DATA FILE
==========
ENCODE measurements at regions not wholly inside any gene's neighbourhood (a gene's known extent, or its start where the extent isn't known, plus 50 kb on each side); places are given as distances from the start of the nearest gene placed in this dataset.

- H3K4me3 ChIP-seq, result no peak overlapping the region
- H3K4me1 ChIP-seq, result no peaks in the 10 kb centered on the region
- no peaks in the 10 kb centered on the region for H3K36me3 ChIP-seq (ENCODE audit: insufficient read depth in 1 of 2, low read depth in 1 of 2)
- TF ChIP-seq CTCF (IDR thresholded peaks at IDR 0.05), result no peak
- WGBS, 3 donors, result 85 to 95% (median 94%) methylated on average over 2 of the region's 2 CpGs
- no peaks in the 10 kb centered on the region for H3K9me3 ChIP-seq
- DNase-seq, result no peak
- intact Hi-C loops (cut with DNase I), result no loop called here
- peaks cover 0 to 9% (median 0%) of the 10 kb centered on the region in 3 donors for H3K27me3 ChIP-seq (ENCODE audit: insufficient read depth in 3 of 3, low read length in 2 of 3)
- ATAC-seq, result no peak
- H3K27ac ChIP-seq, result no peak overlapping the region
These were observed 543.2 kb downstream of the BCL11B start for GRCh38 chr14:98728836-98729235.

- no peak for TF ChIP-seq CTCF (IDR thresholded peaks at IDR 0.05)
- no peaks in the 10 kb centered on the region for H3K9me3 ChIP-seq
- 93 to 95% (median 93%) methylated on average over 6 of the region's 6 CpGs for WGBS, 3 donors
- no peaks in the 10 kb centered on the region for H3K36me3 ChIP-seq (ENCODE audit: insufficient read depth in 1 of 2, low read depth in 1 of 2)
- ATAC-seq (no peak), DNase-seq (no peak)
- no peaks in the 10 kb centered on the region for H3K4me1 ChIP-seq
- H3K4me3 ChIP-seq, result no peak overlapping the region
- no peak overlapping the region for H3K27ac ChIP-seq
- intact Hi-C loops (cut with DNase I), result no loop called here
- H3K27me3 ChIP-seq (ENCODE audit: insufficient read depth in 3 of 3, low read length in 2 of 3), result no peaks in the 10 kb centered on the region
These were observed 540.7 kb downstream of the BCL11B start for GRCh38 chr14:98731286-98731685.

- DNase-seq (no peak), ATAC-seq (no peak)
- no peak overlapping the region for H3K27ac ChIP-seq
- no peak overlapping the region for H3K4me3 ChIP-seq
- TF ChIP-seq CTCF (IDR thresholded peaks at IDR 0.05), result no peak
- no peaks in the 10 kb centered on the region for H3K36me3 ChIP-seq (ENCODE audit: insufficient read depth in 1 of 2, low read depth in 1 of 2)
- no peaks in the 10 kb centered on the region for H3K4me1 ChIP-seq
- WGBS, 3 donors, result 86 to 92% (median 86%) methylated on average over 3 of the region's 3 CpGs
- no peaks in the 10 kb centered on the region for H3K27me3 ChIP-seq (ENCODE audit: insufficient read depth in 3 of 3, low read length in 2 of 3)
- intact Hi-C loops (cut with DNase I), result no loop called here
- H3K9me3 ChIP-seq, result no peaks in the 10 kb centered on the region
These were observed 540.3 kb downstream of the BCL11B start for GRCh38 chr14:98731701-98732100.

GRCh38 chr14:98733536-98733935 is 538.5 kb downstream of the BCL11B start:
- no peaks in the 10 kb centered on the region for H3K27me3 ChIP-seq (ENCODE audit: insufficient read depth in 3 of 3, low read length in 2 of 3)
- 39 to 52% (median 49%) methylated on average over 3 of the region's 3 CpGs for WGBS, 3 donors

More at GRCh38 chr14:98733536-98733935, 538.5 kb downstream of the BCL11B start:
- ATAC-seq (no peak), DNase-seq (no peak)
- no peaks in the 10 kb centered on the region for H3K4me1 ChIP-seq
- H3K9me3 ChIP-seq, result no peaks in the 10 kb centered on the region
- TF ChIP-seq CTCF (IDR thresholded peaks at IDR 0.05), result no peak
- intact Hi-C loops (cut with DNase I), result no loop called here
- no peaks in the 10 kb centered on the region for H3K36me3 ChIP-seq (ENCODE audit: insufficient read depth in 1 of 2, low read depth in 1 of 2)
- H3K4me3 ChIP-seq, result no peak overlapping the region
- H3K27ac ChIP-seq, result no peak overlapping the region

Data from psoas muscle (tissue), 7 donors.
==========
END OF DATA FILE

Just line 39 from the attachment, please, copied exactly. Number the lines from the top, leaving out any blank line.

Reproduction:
More at GRCh38 chr14:98733536-98733935, 538.5 kb downstream of the BCL11B start: